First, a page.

For Margo Bouanchaud Hayes, playing by the rules is key

By
Caitie Burkes
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If there’s one industry that’s been hit especially hard by the coronavirus pandemic, it’s hospitality. But if there’s one thing that’s been carrying local vendors through these trying times, it’s hope.

Take caterer Margo Bouanchaud Hayes, whose enterprise includes her eponymous catering business, which serves weddings and other large events; The Culinary Shoppe, which she co-owns with Mary Ann Monsour; and Culinary Secrets, the cookbook she and Monsour co-ed in 1998 that still gets purchased today.

While business has certainly been hurt by COVID-19, Hayes remains open for business without cutting any corners—though business doesn’t look quite the same as usual.

“I don’t want to retire because of a virus,” says Hayes, 62. “I’m trying hard to keep everything afloat.”

It’s no secret that the coronavirus has already dramatically altered the landscape for weddings, which make up a large portion of Hayes’ well-respected business. Still, Hayes is adapting to the current environment while playing by all the rules, even as they change on a regular basis.

Capacity limits have led to changes in the types of meals Hayes is asked to serve, as well as the quantity, with smaller portions now the norm. Even the presentation of food is different; rather than guests picking out food buffet-style, everything must be served to guests by mask- and glove-wearing wait staff. Passing hors d’oeuvres is now a two-person job.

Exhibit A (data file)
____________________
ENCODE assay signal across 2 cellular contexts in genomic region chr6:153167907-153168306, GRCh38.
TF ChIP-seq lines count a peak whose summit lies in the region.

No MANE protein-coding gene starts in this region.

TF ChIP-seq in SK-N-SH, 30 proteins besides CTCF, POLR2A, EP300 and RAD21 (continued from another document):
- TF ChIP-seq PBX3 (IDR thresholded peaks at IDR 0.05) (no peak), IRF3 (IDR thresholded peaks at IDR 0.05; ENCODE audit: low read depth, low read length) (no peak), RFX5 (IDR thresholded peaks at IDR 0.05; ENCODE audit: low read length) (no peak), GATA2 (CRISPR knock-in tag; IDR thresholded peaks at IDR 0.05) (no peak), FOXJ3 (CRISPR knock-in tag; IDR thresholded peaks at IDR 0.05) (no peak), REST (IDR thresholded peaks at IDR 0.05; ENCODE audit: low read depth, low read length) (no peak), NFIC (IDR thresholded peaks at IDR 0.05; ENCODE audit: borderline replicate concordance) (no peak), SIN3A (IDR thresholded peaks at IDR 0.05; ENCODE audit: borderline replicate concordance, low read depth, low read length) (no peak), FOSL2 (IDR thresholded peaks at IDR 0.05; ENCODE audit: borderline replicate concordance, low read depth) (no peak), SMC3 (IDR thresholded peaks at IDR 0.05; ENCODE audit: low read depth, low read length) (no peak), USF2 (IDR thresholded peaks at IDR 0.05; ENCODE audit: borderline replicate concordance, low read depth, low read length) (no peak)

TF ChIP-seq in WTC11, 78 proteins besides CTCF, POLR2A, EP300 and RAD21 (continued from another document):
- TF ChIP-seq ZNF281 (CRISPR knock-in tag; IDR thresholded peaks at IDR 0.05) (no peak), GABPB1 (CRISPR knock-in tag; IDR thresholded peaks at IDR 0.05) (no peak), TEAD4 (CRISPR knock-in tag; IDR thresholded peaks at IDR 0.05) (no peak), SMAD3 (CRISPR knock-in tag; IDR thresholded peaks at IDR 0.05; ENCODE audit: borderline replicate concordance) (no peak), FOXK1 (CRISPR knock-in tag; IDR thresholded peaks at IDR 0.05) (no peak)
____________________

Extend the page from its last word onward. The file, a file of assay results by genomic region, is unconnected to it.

Food preparation has also changed, with Hayes adding hand-sanitizing stations, deep-cleaning spaces before and after events even more than usual and bringing hand-washing stations onsite. Ultimately, these combined protocols make the price of labor twice as expensive, but after more than 35 years in the industry, Hayes says she’s been blessed with having a knack for knowing what works for her catering company and what doesn’t.

“Past experience certainly comes into play,” says Hayes, a self-styled “moderate” risk-taker. “The help is the most important part of any job, being able to staff an event the way it needs to be staffed.”

Hayes gives tremendous credit to her staff of seven, all of whom work long hours and weekends to present the customer to the rest of the party in as good a light as possible. It reminds her to the best career advice she was ever given, which came from her father.

When I first started working after I finished college, I didn’t know what I was going to do, and I said something to my Daddy about not wanting to work on Saturdays,” Hayes recalls. “He told me that maybe I needed to rethink that, because the chances of that happening wouldn’t be that great. I’d worked almost every Saturday since then.”

Though her entire calendar was wiped clean over the spring, Hayes still has several weddings tentatively planned for the rest of the year. In the meantime, she and Monsour have been producing their cheese tortes, which they sell at Calvin’s Bocage Market. She also has a Paycheck Protection Program loan under her belt and an outstanding application for the state’s Main Street Lending Program.

Yet even more important than staying financially afloat during this time of uncertainty, says Hayes, is ensuring that the local business community gets on the same page.

“We all need to stick together,” Hayes says. “If we all try to do things the way they’re telling us to do and all follow the same protocols, we’ll get through this.”